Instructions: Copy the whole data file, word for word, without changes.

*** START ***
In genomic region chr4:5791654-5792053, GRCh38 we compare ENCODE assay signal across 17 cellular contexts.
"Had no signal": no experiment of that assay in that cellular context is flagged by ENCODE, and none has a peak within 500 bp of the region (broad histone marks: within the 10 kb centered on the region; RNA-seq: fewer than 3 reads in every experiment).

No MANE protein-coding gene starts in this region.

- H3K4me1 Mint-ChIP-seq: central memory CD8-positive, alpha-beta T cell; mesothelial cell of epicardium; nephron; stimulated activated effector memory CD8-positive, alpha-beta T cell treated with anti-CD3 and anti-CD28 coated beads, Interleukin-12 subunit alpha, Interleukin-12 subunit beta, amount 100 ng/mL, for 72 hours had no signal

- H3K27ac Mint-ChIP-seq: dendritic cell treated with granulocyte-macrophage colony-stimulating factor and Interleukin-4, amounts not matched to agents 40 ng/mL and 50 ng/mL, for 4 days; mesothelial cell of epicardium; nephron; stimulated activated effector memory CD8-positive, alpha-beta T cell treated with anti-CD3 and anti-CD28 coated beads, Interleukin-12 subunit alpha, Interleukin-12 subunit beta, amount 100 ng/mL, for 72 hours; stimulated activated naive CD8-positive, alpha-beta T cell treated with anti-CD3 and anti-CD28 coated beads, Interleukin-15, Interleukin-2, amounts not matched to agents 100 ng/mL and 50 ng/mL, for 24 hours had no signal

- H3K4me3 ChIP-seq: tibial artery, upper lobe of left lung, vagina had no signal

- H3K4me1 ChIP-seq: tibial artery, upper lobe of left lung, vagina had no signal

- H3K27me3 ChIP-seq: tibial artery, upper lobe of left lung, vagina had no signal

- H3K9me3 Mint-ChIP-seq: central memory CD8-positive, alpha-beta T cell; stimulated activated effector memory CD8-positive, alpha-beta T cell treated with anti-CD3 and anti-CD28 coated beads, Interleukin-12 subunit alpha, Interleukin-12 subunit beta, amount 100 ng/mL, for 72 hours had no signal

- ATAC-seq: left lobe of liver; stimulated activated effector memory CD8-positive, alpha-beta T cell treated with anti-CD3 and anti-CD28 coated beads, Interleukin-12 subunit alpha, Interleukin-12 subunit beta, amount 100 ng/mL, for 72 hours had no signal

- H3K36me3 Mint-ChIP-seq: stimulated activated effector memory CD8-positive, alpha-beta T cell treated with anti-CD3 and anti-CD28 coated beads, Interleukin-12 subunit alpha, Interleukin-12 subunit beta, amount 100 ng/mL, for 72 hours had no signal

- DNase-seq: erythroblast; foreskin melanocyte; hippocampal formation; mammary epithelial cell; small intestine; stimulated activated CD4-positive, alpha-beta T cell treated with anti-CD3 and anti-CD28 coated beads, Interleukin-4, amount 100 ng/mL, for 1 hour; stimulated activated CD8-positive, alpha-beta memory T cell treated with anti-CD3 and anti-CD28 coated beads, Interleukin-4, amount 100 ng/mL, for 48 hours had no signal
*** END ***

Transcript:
In genomic region chr4:5791654-5792053, GRCh38 we compare ENCODE assay signal across 17 cellular contexts.
"Had no signal": no experiment of that assay in that cellular context is flagged by ENCODE, and none has a peak within 500 bp of the region (broad histone marks: within the 10 kb centered on the region; RNA-seq: fewer than 3 reads in every experiment).

No MANE protein-coding gene starts in this region.

- H3K4me1 Mint-ChIP-seq: central memory CD8-positive, alpha-beta T cell; mesothelial cell of epicardium; nephron; stimulated activated effector memory CD8-positive, alpha-beta T cell treated with anti-CD3 and anti-CD28 coated beads, Interleukin-12 subunit alpha, Interleukin-12 subunit beta, amount 100 ng/mL, for 72 hours had no signal

- H3K27ac Mint-ChIP-seq: dendritic cell treated with granulocyte-macrophage colony-stimulating factor and Interleukin-4, amounts not matched to agents 40 ng/mL and 50 ng/mL, for 4 days; mesothelial cell of epicardium; nephron; stimulated activated effector memory CD8-positive, alpha-beta T cell treated with anti-CD3 and anti-CD28 coated beads, Interleukin-12 subunit alpha, Interleukin-12 subunit beta, amount 100 ng/mL, for 72 hours; stimulated activated naive CD8-positive, alpha-beta T cell treated with anti-CD3 and anti-CD28 coated beads, Interleukin-15, Interleukin-2, amounts not matched to agents 100 ng/mL and 50 ng/mL, for 24 hours had no signal

- H3K4me3 ChIP-seq: tibial artery, upper lobe of left lung, vagina had no signal

- H3K4me1 ChIP-seq: tibial artery, upper lobe of left lung, vagina had no signal

- H3K27me3 ChIP-seq: tibial artery, upper lobe of left lung, vagina had no signal

- H3K9me3 Mint-ChIP-seq: central memory CD8-positive, alpha-beta T cell; stimulated activated effector memory CD8-positive, alpha-beta T cell treated with anti-CD3 and anti-CD28 coated beads, Interleukin-12 subunit alpha, Interleukin-12 subunit beta, amount 100 ng/mL, for 72 hours had no signal

- ATAC-seq: left lobe of liver; stimulated activated effector memory CD8-positive, alpha-beta T cell treated with anti-CD3 and anti-CD28 coated beads, Interleukin-12 subunit alpha, Interleukin-12 subunit beta, amount 100 ng/mL, for 72 hours had no signal

- H3K36me3 Mint-ChIP-seq: stimulated activated effector memory CD8-positive, alpha-beta T cell treated with anti-CD3 and anti-CD28 coated beads, Interleukin-12 subunit alpha, Interleukin-12 subunit beta, amount 100 ng/mL, for 72 hours had no signal

- DNase-seq: erythroblast; foreskin melanocyte; hippocampal formation; mammary epithelial cell; small intestine; stimulated activated CD4-positive, alpha-beta T cell treated with anti-CD3 and anti-CD28 coated beads, Interleukin-4, amount 100 ng/mL, for 1 hour; stimulated activated CD8-positive, alpha-beta memory T cell treated with anti-CD3 and anti-CD28 coated beads, Interleukin-4, amount 100 ng/mL, for 48 hours had no signal